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Very rubin observatory, Credit: Rubin Obs/NSF/AURA

Jaume Gomis wins CAP-CRM Prize

Longtime Perimeter Faculty member is recognized for pioneering work in string theory and quantum field theory.

Perimeter Faculty member Jaume Gomis has been awarded this year’s CAP-CRM Prize for Theoretical and Mathematical Physics.

The prize, awarded by the Canadian Association of Physicists (CAP) and the Centre de recherches mathématiques (CRM), recognizes Gomis “for his broad range of important contributions to string theory and strongly coupled gauge theories, including the pioneering use of nonlocal observables, the exact computation of physical quantities in quantum field theory, and the unravelling of the nonperturbative dynamics of gauge theories.”

Gomis said it is “a thrill and an honour to be recognized for my work by CAP-CRM, and to join, through this distinction, such accomplished scientists.”

Portrait of Jaume Gomis in the Atrium


Gomis joined Perimeter Institute in 2004, declining a European Young Investigator Award to do so. Prior to that, he worked at the California Institute of Technology as a postdoctoral scholar and as the Sherman Fairchild Senior Research Fellow. In 2009, he was awarded an Early Researcher Award from the Ontario Ministry of Research and Innovation for a project aimed at developing new techniques for describing quantum phenomena in nuclear and particle physics.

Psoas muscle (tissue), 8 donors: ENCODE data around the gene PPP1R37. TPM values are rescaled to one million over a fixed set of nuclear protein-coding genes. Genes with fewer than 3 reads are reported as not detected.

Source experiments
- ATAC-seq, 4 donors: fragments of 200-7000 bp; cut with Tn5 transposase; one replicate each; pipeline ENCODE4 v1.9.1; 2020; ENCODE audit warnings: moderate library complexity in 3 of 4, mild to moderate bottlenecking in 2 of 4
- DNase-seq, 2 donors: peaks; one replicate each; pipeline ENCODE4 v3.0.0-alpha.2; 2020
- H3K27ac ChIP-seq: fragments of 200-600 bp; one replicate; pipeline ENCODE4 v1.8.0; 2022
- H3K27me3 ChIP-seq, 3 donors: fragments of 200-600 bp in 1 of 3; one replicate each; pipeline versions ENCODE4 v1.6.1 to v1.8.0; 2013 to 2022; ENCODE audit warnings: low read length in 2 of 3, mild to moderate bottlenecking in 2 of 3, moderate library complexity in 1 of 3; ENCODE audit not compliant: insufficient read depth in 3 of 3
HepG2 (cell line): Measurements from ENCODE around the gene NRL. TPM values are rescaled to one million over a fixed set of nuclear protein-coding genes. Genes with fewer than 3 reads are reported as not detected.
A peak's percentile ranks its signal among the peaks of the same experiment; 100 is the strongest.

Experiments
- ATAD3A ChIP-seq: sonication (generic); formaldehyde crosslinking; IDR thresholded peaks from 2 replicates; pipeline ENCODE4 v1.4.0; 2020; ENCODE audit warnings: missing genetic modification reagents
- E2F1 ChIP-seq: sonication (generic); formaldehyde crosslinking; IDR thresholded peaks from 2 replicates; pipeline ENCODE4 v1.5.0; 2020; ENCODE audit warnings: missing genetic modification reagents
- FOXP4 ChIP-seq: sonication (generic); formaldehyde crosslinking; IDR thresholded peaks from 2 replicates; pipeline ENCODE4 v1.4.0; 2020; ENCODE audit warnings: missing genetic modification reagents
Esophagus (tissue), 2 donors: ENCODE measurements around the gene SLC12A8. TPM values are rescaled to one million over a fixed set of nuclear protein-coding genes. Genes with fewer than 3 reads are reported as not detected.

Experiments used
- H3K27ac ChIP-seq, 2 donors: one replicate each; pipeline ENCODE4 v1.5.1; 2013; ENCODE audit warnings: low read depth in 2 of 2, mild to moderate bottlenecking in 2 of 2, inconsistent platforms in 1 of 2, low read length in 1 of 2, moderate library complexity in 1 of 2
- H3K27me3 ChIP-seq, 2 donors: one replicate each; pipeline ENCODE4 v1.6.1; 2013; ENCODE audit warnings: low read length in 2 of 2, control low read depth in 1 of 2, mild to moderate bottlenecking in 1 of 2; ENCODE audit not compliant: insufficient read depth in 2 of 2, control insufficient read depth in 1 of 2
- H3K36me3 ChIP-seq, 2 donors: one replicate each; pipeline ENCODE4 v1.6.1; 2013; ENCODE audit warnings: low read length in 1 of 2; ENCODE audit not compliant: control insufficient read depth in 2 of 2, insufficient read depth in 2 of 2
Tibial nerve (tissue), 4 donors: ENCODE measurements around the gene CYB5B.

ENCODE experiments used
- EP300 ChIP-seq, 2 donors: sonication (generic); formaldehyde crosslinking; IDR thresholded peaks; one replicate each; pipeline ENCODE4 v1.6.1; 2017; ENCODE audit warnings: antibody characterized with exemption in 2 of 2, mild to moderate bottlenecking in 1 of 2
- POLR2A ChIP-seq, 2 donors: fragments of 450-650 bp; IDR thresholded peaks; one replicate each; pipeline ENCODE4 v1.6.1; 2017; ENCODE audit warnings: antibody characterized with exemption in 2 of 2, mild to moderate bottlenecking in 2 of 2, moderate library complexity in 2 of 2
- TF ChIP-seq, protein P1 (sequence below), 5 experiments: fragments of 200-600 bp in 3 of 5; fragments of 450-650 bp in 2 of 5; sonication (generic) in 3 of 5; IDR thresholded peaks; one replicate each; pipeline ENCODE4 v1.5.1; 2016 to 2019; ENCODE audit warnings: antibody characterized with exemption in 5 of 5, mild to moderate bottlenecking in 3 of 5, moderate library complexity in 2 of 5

Over the last 15 years, Gomis has made strides in string theory and quantum field theory. The novel methods he pioneered to explore strongly coupled gauge theories through nonlocal variables and by studying the theories in curved spacetime, have allowed him to generate key physical insights into these theories. The exact computations that he carried out for key observables in quantum field theory are the first of their kind. The computational tools he developed as part of this research are applicable beyond quantum field theory, including in areas of pure mathematics.

The CAP-CRM Prize recognizes Gomis’s ongoing work that “continues to open up new frontiers that will fuel new discoveries in theoretical and mathematical physics for years to come.” He received the prize at a ceremony as part of the CAP Congress in Vancouver on June 5.

“Jaume's pioneering research has uncovered deep new insights into the structure of quantum field theory," said Perimeter Institute Director Robert Myers. "This is welcome and well-deserved recognition of his work.”

About PI

Perimeter Institute is the world’s largest research hub devoted to theoretical physics. The independent Institute was founded in 1999 to foster breakthroughs in the fundamental understanding of our universe, from the smallest particles to the entire cosmos. Research at Perimeter is motivated by the understanding that fundamental science advances human knowledge and catalyzes innovation, and that today’s theoretical physics is tomorrow’s technology. Located in the Region of Waterloo, the not-for-profit Institute is a unique public-private endeavour, including the Governments of Ontario and Canada, that enables cutting-edge research, trains the next generation of scientific pioneers, and shares the power of physics through award-winning educational outreach and public engagement. 

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